- At least 27 people have been arrested in connection to mass-killing threats since the mass shootings that took place on Aug. 3 and 4 in Texas and Ohio.
- The FBI has encouraged local offices across the country to continue to search for similar threats and “suspicious activity.”
- Eight of the 27 who have been arrested since the mass shootings earlier in August are minors.
Authorities have arrested at least 27 people for mass shooting threats since more than 30 people were killed in mass shootings on Aug. 3 and 4 in Texas and Ohio.
“The FBI asks the American public to report to law enforcement any suspicious activity that is observed either in person or online,” the FBI said in an Aug. 4 statement.
A total of 31 people were shot dead in El Paso, Texas, and Dayton, Ohio, in one weekend. Law enforcement officials arrested and investigated the following people since then:
- Wayne Lee Padgett, 31 was arrested on Aug. 4 on a threat charge after threatening to “shoot up” a Gibsonton, Florida, Walmart store, forcing everyone in the building to evacuate, according to the Hillsborough County Sheriff’s Office.
- A 13-year-old boy was arrested on Aug. 7 on a threat charge and sent to juvenile detention after he made violent threats on Facebook concerning a Weslaco, Texas, Walmart store, according to the Weslaco Police Department.
- Dmitriy Andreychenko, 20, was arrested on Aug. 8 on a threat charge after walking into a Springfield, Missouri, Walmart store wearing body armor while carrying a handgun and rifle as a social experiment, the Springfield Police Department reported.
- Conor Climo, 23, was arrested on Aug. 9 in Las Vegas and charged with one count of possession of an unregistered firearm in connection to bomb making materials found in his home during an FBI investigation, the Department of Justice (DOJ) said in a press release.
- Richard Clayton, 20, of Winter Park, Florida, was arrested on Aug. 9 and charged with making written threats to kill after he made a threat on Facebook saying, “[Three] more days of probation left then I get my AR-15 back. Don’t go to Walmart next week,” according to the Florida Department of Law Enforcement.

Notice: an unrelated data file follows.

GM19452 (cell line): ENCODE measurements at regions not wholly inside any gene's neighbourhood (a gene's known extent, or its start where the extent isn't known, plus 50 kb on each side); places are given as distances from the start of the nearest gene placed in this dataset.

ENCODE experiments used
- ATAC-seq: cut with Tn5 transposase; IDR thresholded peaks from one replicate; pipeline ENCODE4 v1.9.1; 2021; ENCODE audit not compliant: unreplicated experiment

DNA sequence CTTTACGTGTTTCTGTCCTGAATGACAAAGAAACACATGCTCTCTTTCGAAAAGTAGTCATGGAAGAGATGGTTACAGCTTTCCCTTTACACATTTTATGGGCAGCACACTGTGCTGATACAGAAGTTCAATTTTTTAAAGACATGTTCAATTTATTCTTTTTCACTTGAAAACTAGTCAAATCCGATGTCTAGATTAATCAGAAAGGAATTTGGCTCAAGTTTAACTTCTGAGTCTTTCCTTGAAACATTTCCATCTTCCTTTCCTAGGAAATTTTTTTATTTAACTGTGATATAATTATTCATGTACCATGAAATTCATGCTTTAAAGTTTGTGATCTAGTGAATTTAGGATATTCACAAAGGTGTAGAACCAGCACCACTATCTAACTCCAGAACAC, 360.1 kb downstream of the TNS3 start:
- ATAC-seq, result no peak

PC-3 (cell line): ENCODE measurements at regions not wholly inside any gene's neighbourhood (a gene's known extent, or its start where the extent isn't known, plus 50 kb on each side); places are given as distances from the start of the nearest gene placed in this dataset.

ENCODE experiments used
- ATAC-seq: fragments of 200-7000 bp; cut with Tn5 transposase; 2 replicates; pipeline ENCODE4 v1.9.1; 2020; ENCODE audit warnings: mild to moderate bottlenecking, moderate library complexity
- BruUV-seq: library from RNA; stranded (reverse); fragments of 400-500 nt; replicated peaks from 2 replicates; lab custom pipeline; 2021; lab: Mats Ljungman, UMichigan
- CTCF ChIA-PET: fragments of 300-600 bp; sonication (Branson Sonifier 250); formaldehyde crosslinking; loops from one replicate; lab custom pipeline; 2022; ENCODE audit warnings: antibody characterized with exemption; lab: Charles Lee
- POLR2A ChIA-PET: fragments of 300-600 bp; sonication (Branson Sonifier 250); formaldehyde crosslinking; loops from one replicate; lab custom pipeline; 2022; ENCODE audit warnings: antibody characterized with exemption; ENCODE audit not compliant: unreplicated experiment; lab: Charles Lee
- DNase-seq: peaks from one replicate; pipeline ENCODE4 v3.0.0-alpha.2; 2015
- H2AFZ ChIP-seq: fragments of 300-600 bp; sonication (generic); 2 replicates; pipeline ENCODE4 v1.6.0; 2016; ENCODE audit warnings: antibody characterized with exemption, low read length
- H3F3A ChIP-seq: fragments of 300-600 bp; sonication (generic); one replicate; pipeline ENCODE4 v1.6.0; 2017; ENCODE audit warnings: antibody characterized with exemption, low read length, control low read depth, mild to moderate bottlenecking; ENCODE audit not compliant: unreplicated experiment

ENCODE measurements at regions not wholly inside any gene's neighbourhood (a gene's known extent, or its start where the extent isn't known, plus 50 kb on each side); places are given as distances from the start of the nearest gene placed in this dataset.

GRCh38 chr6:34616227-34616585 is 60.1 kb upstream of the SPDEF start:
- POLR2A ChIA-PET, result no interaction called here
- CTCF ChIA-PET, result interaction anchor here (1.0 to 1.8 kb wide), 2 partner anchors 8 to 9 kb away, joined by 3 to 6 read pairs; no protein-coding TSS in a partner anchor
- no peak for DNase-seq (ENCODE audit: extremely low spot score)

- An unnamed male was arrested on Aug. 10 on terroristic charges after he posted a threat to social media concerning a Harlingen, Texas, Walmart store, the Harlingen Police Department said in a statement.
- A Hattiesburg, Mississippi, teenager was arrested on Aug. 11 for making threats “regarding the potential safety of students at Oak Grove High School,” the school district said in a Facebook post.
- Miranda Perez, 28, was arrested on Aug. 11 on threat charges after she wrote on Facebook Messenger, “I’m thinking of doing a school shooting” at the Palm Beach, Florida, elementary school her two children were being moved to, according to the Palm Beach Sheriff’s Office.
- Justin Olsen, 18, was arrested in Boardman, Ohio, on Aug. 12 after law enforcement found 15 long guns, 10 pistols, about 10,000 rounds of ammunition in his house and threats to shoot every federal agent at the Bureau of Alcohol, Tobacco, Firearms and Explosives posted online, according to the FBI.
- Nathan Clark, 25, was arrested in Charles Town, West Virginia, on Aug. 12 on charges of making terror threats, according to the Jefferson Country Sheriff’s Department. “He was posting that he was a ticking time bomb that had already been diffused, that had already been lit and if necessary was going to kill people and was going to hurt people,” Sheriff Pete Dougherty said.
- A 15-year-old girl in Albert Lea, Minnesota, was arrested on Aug. 13 on threat charges for sharing a social media post indicating that she wanted to “shoot up” the town’s high school, the Albert Lea Police Department announced.
- Brian Thomas Keck, 35, was arrested on Aug. 13 on a charge of making a terror threat after he called into a Tempe, Arizona, army recruiting center and “said he was going to blow up the recruiting station,” according to a Tempe police report.
- Brandon Wagshol, 22, was arrested in Norwalk, Connecticut, on Aug. 15 on four counts of illegal possession of large-capacity magazines. The FBI and Norwalk Police Department revealed that “Wagshol was buying rifle parts online in an attempt to build his own rifle and “had a Facebook post that showed his interest in committing a mass shooting,” Norwalk police said in a statement posted to Facebook.